How many of the people touting the need for government intervention in humanity’s role in climate change have read peer reviewed studies, and counter balanced that with studies from opposing viewpoints? How many are closely following the updates, the disagreements between experts in the field, and the effects of the policies proposed, and how many have just been inundated with a narrative from media, politicians, business leaders and celebrities – many of whom I’m sure have political reason to say what they say on the topic. The same applies to the other side as well, those opposed to climate change, those who say it’s a hoax, how many have done their “homework” and how many are also just following the crowd.
It can be so difficult, in a world that is overwhelmed with opinions and glutted with information, to do the necessary research to be informed on the issues society faces. We each have limited time in the day, and pressing matters to attend to that directly affect our day-to-day lives.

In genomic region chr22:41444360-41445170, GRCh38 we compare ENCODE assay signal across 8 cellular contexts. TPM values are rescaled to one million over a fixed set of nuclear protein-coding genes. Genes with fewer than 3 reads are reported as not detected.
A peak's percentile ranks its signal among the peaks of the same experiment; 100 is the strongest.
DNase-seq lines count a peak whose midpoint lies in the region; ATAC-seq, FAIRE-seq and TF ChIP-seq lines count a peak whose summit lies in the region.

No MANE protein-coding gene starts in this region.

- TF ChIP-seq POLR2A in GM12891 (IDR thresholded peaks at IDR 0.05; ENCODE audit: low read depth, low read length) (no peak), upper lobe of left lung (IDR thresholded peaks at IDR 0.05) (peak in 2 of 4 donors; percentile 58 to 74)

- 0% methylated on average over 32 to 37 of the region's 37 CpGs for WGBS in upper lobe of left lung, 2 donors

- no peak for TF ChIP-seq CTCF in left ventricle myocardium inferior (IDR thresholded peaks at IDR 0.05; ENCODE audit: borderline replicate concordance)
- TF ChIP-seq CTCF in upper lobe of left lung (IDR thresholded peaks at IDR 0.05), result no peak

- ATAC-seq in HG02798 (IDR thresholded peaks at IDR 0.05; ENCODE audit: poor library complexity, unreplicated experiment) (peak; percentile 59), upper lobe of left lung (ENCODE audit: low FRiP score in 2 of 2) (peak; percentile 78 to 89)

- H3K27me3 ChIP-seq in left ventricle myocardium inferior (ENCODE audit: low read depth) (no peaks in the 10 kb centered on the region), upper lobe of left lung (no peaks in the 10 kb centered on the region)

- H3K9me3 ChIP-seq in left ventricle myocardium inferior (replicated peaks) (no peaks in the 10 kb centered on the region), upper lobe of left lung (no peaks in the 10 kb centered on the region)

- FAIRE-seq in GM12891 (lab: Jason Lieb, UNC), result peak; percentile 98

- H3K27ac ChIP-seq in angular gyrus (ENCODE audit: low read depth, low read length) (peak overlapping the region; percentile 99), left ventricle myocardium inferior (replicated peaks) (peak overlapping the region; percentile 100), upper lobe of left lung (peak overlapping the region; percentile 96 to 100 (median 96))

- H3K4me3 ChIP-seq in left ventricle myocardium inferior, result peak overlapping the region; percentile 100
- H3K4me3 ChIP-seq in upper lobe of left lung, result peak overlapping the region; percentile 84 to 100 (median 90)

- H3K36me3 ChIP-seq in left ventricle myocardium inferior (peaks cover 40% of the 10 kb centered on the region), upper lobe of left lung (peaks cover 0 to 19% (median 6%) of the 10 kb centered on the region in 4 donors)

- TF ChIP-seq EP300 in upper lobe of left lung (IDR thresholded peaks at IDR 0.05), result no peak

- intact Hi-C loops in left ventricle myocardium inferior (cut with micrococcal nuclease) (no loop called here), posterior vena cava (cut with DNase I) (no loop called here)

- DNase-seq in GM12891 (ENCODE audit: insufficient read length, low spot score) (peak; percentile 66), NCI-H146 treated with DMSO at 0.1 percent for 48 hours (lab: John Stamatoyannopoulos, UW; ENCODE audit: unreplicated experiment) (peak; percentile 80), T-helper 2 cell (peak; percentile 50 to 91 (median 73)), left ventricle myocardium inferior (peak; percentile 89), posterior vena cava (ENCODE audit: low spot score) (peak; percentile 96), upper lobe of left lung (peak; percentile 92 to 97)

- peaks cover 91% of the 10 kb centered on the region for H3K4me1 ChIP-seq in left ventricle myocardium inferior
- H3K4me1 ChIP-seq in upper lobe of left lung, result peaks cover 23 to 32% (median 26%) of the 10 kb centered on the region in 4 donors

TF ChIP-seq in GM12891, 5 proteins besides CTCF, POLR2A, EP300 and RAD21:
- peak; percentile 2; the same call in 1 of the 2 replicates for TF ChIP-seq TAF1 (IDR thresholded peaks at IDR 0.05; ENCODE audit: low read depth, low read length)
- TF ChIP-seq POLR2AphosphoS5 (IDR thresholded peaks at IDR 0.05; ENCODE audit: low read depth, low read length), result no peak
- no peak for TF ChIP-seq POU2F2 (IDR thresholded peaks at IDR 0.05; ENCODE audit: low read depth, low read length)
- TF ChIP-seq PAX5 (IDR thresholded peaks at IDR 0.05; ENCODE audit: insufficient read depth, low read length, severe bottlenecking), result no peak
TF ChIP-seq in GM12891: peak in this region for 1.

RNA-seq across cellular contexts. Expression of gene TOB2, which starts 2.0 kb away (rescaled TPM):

I’ve found that, even when I’ve put in countless hours of research into a topic, it is still easy to doubt what I’ve learned and know when faced with the overwhelming “crowd mentality” and consensus being pushed in media. When you hear, something said loudly enough, and often enough, it becomes accepted not on its merit but rather, because of how often its heard. In marketing, they that a customer must see your offer at least 7 times before they will engage with your business. It’s the same with ideas, if the people you respect, and the media you watch, is constantly pushing an idea, eventually you will begin to just assume it’s the truth; after all there’s no way so many people could be all wrong, is there?
We hear so often that anti-vaccers are irresponsible and crazy, that climate change deniers are either on the payroll of “big oil” or again, crazy and anti-science, we also often hear that Donald Trump is a white supremacist. Now, some of these may be partially true, or have aspects of accuracy, but to the person looking for fact-based truth, often the loud voices and mainstream consensus come up lacking, especially when you dig a little deeper than the rhetoric.